THORNE'S COMPLETE BLOOD BUILDER: FERRASORB
FERRASORB BY THORNE RESEARCH COMBINES IRON,
B12, AND FOLIC ACID to provide a complete blood building formula. Each of
these nutrients is dependant upon the other for creating new red blood
cells. Containing 30mg of iron bisglycinate Ferrasorb is well absorbed and
will not cause constipation. Individuals who suffer from iron deficiency
will benefit from using Thorne's Ferrasorb. [CAPSULE]
Iron (Iron (II)
L-Leucine, Silicon Dioxide
in a Hydroxypropyl
Keep out of reach of children.
There is enough drug in this package to seriously harm a child
B12, and Iron Supplement
blood building effect
absorbed, non-constipating iron
Creates new red blood cells
1 capsule daily or as
recommended by a healthcare practitioner. Take with food.
Take a few hours before or after taking other medications.
At Thorne Research, their mission is to enhance
the health and well-being of people by providing
superior dietary supplements that have the
highest level of quality and purity – thereby
creating the most respected and valued company
in the dietary supplement industry.
Thorne Research products
The most important function of iron is its role in the oxygen carrying capacity
of the blood...
What is Iron?Iron is a chemical element with the symbol Fe. Biologically speaking, Iron
is an essential trace mineral found within all living organisms. The most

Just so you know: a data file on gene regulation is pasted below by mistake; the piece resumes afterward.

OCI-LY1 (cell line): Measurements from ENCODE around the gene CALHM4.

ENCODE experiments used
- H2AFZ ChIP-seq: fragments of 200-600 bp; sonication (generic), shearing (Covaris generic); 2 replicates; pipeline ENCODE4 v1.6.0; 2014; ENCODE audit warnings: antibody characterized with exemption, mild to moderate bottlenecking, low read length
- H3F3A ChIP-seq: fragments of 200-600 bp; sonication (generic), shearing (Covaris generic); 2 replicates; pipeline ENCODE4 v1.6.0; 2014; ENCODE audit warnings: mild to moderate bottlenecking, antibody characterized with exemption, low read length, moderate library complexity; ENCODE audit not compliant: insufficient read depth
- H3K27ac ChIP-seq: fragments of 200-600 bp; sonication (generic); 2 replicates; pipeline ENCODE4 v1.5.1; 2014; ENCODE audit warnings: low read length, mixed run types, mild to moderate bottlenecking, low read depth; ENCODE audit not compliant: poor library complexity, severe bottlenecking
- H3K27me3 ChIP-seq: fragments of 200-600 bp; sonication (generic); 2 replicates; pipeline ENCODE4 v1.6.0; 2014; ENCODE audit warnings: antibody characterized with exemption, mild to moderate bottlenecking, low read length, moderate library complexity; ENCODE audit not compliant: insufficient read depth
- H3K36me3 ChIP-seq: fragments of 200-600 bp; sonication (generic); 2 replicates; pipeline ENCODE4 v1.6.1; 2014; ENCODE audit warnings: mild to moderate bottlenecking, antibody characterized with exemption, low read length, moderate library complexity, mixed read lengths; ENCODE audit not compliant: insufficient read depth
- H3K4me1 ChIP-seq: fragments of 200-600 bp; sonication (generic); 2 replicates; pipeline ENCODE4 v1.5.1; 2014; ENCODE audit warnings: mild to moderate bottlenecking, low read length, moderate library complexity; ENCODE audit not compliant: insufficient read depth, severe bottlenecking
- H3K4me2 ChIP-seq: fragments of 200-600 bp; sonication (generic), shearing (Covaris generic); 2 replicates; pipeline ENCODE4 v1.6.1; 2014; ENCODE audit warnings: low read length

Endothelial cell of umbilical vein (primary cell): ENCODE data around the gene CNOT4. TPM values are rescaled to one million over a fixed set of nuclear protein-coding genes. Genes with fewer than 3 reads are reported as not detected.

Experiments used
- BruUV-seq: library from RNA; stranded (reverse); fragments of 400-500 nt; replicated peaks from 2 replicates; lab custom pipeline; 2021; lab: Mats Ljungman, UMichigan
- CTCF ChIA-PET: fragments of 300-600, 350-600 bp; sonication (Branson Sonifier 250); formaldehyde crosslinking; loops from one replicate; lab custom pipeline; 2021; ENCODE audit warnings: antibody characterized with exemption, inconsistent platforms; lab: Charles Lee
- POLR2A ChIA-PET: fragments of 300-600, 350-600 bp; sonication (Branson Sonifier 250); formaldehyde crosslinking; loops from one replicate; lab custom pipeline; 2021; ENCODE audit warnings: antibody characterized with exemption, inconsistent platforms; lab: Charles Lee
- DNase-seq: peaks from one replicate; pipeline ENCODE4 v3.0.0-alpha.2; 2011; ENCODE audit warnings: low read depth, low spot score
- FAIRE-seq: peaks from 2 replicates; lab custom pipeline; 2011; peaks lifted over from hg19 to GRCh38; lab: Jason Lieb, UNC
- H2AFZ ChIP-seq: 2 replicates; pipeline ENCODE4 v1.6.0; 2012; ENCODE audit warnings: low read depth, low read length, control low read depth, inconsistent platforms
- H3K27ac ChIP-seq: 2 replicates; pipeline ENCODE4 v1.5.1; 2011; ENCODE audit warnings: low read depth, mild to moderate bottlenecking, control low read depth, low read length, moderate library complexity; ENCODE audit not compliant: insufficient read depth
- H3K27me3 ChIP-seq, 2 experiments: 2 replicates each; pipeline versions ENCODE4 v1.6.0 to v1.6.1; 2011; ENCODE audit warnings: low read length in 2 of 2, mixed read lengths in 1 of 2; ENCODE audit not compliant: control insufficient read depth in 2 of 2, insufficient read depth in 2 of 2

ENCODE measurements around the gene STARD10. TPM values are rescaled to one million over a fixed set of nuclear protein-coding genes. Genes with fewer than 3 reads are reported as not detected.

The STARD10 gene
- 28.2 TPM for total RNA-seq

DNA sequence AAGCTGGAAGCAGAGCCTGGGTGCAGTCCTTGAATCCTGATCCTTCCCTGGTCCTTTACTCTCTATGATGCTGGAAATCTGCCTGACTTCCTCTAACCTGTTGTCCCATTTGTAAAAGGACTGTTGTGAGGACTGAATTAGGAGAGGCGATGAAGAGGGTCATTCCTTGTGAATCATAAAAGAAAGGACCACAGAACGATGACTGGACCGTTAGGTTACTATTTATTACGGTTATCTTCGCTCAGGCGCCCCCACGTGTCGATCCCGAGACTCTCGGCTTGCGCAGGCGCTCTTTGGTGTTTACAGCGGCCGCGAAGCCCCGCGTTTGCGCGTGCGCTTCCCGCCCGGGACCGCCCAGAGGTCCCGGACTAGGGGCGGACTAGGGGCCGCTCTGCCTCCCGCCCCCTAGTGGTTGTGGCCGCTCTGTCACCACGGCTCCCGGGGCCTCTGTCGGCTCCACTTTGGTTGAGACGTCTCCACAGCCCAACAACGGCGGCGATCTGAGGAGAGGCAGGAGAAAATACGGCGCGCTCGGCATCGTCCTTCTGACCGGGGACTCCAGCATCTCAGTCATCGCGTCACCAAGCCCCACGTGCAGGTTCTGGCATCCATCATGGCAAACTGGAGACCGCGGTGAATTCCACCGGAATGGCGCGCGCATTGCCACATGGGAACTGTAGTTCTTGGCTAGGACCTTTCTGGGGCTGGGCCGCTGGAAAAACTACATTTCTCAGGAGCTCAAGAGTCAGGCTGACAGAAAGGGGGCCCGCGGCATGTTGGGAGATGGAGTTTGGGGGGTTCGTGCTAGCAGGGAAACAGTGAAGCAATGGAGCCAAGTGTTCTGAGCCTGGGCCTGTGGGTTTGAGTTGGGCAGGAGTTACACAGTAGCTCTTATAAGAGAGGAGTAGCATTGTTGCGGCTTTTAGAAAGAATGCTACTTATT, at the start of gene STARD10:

commonly studied and well-known compounds of iron within the human body are the
heme proteins, as in hemoglobin and myoglobin. Iron uptake and storage is
carefully regulated in the body. A protein called transferrin which binds iron
absorbed from the duodenum,and carries it to the blood cells, is a major part of
this regulation. Iron is stored in the body as ferritin.
Functions in the bodyOne major function of iron protein compounds is the transport of gases, the
most important of which is oxygen. Hemoglobin (in the blood) and myoglobin
(found in muscle tissue) are dependent on iron for their ability to carry oxygen
to all of the body's tissues. Iron is necessary for biological oxidation
reactions (the transport of electrons). Iron is also an important part of enzyme
systems, processes that speed up chemical reactions in the body, such as
catalase and lipoxygenase.
Iron containing enzymes synthesize the brain chemicals serotonin and dopamine.
Serotonin regulates mood and appetite while deficient levels of dopamine lead to
diseases like Parkinson's. Iron also helps in the synthesis of collagen and
elastin, which provides structural stability to most tissues and play a special
role in maintaining elasticity in areas like the lungs and skin. Iron containing